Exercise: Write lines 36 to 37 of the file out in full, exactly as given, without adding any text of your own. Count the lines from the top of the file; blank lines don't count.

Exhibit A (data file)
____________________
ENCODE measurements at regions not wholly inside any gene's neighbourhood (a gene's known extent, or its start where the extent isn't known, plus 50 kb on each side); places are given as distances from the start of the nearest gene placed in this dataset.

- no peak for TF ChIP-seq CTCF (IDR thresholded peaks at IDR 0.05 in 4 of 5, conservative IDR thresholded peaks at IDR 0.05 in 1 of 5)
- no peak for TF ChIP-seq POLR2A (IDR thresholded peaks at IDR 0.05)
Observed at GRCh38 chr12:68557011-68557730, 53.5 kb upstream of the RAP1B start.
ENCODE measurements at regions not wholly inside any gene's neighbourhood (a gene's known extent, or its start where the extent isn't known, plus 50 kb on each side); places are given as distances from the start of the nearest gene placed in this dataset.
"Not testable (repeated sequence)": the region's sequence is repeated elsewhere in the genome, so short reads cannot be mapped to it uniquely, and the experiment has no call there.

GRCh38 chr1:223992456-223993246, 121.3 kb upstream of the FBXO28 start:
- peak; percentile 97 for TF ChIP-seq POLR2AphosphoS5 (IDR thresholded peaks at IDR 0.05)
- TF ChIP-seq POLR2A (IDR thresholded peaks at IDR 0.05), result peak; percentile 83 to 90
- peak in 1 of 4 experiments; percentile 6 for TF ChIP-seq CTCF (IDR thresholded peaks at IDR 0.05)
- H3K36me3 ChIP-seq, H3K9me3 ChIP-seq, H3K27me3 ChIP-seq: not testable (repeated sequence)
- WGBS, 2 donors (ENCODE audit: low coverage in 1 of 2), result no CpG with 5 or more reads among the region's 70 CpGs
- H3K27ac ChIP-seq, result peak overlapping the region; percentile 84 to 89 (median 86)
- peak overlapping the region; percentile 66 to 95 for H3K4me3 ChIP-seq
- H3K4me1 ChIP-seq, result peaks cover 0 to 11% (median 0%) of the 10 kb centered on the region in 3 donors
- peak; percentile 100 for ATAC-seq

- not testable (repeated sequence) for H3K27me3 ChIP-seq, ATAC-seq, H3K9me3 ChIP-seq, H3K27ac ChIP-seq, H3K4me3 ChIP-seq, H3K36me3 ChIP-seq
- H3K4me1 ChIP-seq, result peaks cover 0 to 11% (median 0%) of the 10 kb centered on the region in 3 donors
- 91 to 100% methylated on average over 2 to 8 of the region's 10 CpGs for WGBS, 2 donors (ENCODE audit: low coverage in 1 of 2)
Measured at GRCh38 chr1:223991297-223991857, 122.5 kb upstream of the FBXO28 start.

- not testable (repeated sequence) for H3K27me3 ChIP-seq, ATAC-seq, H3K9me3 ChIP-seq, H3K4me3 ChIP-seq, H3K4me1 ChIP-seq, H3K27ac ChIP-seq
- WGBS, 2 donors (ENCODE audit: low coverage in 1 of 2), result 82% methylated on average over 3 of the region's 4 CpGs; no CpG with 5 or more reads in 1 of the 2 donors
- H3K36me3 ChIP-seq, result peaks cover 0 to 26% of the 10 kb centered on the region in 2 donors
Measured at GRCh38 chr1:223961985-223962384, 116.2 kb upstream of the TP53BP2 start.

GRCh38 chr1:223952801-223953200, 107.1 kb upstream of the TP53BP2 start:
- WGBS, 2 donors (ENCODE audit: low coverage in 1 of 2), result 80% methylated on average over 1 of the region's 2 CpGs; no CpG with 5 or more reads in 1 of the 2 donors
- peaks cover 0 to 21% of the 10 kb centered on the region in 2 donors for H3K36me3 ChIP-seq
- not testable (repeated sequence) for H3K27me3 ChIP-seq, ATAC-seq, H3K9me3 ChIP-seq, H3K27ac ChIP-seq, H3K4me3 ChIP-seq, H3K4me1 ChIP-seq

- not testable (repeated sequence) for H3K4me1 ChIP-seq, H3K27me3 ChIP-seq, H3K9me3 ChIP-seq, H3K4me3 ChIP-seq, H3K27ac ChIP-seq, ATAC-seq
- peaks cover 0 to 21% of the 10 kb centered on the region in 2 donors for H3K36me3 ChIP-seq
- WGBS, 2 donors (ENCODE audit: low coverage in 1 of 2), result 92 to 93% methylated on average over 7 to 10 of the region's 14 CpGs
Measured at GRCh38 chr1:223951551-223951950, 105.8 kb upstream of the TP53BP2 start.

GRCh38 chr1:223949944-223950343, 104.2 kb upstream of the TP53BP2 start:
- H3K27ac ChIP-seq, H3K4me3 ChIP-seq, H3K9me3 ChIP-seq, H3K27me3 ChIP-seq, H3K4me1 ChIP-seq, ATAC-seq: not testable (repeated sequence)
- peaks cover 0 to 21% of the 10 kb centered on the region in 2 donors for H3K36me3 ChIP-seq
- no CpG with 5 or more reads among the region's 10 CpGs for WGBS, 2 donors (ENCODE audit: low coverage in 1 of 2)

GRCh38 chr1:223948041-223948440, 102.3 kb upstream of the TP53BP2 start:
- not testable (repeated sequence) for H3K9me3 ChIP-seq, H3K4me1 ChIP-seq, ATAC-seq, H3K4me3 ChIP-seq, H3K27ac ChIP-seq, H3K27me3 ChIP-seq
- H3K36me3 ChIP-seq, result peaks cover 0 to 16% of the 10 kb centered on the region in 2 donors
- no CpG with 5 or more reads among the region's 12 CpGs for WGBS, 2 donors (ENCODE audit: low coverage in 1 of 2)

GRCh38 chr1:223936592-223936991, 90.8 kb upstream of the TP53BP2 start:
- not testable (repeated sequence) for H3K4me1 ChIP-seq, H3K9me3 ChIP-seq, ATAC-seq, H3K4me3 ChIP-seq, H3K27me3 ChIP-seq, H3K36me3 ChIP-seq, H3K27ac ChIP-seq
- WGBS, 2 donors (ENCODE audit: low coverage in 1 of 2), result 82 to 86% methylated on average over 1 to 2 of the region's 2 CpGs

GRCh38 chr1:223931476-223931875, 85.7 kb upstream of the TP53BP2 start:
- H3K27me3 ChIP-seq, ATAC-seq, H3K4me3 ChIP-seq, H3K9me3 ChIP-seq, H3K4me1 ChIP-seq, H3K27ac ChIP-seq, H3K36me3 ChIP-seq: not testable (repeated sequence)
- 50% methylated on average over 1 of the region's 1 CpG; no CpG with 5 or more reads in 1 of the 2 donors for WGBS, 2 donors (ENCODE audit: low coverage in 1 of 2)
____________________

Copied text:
- no CpG with 5 or more reads among the region's 10 CpGs for WGBS, 2 donors (ENCODE audit: low coverage in 1 of 2)

GRCh38 chr1:223948041-223948440, 102.3 kb upstream of the TP53BP2 start: